You build great systems in terms of technology in a home. There are these millionaires out there with older representatives and the architects and you want them to know what you do and on top of it, you want them to choose you. There's no other way than marketing. I mean, it's basically where a business in our industry starts.

Ron: How do you handle the challenge? Your dealers are going to tell you that, "I don't need that marketing thing because I get all my work through referral, so I don't need to invest."

Wim: That's marketing. If you want your customers to repeat what you do and the experience they have thanks to your services, that's marketing. That's what you do, you prepare a message and a way of helping your customers give you referrals. That's marketing, that's the key.

Marketing is much more than a website. A website is probably the least important of all. It's crafting the message and finding exactly who who you communicate with and how. For example, the tone. Talking to an architect or talking to a client or an interior designer has a totally different way of communicating. That's all the marketing, getting the message and packaging right and bringing it in a convincing way. You've pivoted from when you did the system designs. People build great software tools for that and I think that got absorbed lower in the value chain and everybody thought they were doing their marketing right. And you basically took that and you said, no. That's where I can pull the best practices and knowledge.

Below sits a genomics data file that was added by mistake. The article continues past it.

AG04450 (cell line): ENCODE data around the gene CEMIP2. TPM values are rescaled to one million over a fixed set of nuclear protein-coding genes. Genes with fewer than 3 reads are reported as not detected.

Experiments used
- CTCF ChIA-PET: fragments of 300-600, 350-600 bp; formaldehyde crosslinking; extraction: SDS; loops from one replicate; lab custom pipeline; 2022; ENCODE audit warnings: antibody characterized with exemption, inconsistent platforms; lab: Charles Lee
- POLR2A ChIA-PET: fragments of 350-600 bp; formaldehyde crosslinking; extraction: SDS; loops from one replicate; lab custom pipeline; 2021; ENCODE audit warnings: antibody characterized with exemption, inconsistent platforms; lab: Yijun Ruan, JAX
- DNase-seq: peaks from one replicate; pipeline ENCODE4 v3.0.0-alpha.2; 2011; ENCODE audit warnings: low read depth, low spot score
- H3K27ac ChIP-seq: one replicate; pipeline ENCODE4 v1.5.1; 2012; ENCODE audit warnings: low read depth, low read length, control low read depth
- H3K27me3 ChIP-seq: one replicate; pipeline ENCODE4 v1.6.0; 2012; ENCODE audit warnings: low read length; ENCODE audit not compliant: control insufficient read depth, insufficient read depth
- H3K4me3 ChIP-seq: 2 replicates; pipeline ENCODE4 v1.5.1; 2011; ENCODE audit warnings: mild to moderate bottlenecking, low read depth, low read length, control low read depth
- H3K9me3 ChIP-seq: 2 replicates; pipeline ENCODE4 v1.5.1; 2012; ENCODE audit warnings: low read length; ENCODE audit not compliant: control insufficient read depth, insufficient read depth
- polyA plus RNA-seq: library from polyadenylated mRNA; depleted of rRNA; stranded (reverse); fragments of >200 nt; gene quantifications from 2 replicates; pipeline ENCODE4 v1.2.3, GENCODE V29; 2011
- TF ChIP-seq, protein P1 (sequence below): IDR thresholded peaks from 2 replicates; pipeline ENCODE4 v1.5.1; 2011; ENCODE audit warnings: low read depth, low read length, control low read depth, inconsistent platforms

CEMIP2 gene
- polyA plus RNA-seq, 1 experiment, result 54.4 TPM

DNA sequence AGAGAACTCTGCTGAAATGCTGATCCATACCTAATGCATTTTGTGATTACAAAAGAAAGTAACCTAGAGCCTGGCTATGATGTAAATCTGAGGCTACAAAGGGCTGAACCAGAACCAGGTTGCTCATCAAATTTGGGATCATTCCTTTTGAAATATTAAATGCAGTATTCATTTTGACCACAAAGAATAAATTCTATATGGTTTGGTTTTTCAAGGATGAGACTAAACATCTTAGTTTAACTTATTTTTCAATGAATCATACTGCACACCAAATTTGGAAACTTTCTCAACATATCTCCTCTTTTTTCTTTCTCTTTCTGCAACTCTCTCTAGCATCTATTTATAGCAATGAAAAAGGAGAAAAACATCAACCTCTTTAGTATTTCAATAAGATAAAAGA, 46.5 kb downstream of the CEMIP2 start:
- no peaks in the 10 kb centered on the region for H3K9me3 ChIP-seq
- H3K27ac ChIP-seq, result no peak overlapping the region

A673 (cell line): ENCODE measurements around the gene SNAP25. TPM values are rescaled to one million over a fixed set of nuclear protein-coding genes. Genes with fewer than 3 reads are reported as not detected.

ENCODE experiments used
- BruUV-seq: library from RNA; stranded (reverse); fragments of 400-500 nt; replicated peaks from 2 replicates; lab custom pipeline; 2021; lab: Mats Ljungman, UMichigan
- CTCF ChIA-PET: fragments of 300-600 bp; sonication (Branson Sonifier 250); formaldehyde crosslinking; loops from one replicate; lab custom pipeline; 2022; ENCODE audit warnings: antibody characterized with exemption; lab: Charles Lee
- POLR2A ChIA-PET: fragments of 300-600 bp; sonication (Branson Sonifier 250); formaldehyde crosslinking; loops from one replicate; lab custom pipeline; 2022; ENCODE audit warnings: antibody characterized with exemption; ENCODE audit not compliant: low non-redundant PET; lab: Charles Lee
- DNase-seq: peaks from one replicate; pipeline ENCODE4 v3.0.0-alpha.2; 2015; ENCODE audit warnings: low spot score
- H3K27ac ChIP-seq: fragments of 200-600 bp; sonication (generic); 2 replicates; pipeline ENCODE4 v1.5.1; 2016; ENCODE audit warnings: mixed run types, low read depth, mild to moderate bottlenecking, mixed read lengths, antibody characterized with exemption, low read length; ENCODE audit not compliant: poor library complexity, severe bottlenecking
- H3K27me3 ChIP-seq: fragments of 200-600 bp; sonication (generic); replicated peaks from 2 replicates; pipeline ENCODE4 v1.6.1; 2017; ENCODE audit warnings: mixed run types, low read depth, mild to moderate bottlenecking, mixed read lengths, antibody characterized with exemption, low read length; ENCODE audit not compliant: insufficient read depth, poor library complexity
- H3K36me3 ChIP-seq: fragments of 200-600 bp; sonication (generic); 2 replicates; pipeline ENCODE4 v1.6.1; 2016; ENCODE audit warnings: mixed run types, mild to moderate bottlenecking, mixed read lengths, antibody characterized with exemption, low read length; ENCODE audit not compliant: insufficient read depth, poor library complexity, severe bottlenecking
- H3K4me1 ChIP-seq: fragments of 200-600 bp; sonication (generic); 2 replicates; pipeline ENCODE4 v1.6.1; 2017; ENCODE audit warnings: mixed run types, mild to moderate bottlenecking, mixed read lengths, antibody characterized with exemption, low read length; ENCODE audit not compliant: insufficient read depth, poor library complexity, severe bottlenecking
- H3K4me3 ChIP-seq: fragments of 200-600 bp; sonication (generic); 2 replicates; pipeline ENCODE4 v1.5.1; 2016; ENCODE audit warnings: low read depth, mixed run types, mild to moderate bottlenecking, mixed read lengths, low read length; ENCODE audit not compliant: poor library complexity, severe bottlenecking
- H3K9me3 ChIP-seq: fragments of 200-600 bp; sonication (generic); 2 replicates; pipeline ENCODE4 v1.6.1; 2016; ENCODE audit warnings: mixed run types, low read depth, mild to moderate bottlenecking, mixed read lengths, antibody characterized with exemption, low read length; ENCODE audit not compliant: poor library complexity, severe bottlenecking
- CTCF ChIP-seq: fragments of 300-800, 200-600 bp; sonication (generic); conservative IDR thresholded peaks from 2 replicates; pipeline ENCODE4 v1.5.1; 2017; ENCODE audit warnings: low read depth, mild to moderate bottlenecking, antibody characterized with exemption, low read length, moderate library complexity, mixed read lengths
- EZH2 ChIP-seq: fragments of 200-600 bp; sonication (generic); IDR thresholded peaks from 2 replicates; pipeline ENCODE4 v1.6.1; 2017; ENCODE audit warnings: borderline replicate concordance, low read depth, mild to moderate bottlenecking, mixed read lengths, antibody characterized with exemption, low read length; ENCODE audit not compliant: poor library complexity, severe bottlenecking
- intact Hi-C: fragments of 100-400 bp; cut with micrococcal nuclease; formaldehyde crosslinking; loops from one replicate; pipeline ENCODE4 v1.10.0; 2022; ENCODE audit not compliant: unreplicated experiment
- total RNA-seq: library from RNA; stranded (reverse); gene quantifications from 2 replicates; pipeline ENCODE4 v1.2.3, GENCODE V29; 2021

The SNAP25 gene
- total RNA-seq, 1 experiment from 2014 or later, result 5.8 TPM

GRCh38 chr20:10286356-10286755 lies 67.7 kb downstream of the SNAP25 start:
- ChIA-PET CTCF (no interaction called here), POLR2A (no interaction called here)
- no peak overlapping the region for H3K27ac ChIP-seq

I think you did a great job of doing that because we have somebody internal in our company to handle marketing but we outsource everything in terms of the work. The only thing we do internally is deciding what we need to do but we don't produce anything, that's up to professionals. A lawyer, an accountant, and a marketer you want to have truly the best professionals around you to advise you in my opinion, to build a business. Now more than ever.

Ron: I couldn't agree more. What is just a closing piece of advice? You manufacturers, distributors, partners or dealers around the world listening to this. Everyone is going through varying levels of fear and anxiety, varying levels of excitement around the opportunities to come. What are some closing pieces of advice? Whether something to consider, a book to read. What would you put out there?